To submit requests for assistance, or provide feedback regarding accessibility, please contact

Sports & Gaming

Tennis Racket Guide: How to Choose a Tennis Racket

Written by MasterClass

Last updated: Nov 8, 2020 • 5 min read

MasterClass Video Lessons

Serena Williams Teaches Tennis

The only equipment you need to play a tennis match is a tennis racket, tennis shoes, a tennis ball, and a tennis court with a regulation net. Your racket is like an extension of your arm that you will use to reach and guide the ball strategically against your opponent. Rackets come in many weights, shapes, and sizes (not to mention the various types of string and tension available), so it’s important to choose the best racket for your game.



Serena Williams Teaches TennisSerena Williams Teaches Tennis

Step up your game with two hours of the techniques, drills, and mental skills that made Serena the best in the world.

Learn More

How to Choose a Tennis Racket

Power and control are two of the most important aspects to consider when selecting a racket. When it comes to choosing the right racket, your racket head and grip should be the right size and weight for your skill level so you can wield it easily and nail your sweet spot every time.

6 Factors to Consider When Buying a Tennis Racket

For tennis players, choosing the right racket can greatly impact your game. There are six factors to consider when choosing the best racket type for your skill level:

  1. Head size. Racket head sizes are available in standard, midplus, oversize, and super oversize. A larger head size means more power for the player. A larger racket head also offers a larger sweet spot area, resulting in a lower margin for error. However, the larger the head size, the less the player can maneuver the racket, which means less control. A bigger racket can sometimes mean an increase in weight and a decrease in aerodynamics, so the player’s own strength will have to make up the difference. A smaller head size will lose some of that power, but make up for it in control. Midsize racket heads range from 80 to 93 square inches. Midplus, the next size up, range from around 94 to 105 square inches. The oversized racket follows next, ranging between 105 and 115 square inches. Lastly, the super oversized racket is a racket head that is 116 or more square inches.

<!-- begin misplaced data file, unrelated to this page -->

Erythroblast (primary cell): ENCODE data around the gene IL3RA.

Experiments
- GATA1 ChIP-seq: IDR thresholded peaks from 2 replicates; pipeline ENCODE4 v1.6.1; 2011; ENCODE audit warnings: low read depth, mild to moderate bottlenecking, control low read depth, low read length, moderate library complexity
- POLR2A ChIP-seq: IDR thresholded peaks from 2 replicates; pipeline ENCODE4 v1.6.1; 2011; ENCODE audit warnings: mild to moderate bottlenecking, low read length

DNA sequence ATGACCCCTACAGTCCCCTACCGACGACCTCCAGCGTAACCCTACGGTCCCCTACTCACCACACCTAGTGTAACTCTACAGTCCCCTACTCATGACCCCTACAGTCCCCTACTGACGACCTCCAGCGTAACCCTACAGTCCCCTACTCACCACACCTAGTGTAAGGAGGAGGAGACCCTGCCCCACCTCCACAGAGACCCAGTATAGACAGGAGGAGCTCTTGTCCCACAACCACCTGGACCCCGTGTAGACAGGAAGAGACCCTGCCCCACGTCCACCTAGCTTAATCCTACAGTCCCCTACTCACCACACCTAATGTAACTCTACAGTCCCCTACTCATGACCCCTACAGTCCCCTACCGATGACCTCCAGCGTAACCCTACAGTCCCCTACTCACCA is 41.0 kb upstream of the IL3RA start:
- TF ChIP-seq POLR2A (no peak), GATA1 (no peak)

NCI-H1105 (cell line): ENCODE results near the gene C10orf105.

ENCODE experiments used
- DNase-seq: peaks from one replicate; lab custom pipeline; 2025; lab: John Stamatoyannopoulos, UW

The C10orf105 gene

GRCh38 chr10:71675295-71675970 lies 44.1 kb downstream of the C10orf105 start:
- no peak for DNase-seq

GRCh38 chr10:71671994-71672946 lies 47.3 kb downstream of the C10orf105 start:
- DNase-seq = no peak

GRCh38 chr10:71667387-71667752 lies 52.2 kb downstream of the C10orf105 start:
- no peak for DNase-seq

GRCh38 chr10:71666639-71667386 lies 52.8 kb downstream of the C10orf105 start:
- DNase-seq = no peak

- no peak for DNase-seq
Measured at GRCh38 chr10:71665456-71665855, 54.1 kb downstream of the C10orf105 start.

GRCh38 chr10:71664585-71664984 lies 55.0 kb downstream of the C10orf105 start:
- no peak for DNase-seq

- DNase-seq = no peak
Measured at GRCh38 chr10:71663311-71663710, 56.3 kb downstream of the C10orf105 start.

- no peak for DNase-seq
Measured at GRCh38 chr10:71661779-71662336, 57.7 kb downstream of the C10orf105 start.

2. Length. A standard adult racket length is 27 inches (with 29 inches as the maximum length allowable for tournament play). An extra inch or two in your racket size can make all the difference in providing leverage for your serves and more reach for your groundstrokes. However, longer rackets have higher swingweight, which means less maneuverability. For children between the ages of four and 10 (or for heights between 40 and 55 inches), racket lengths are usually around 19 to 26 inches.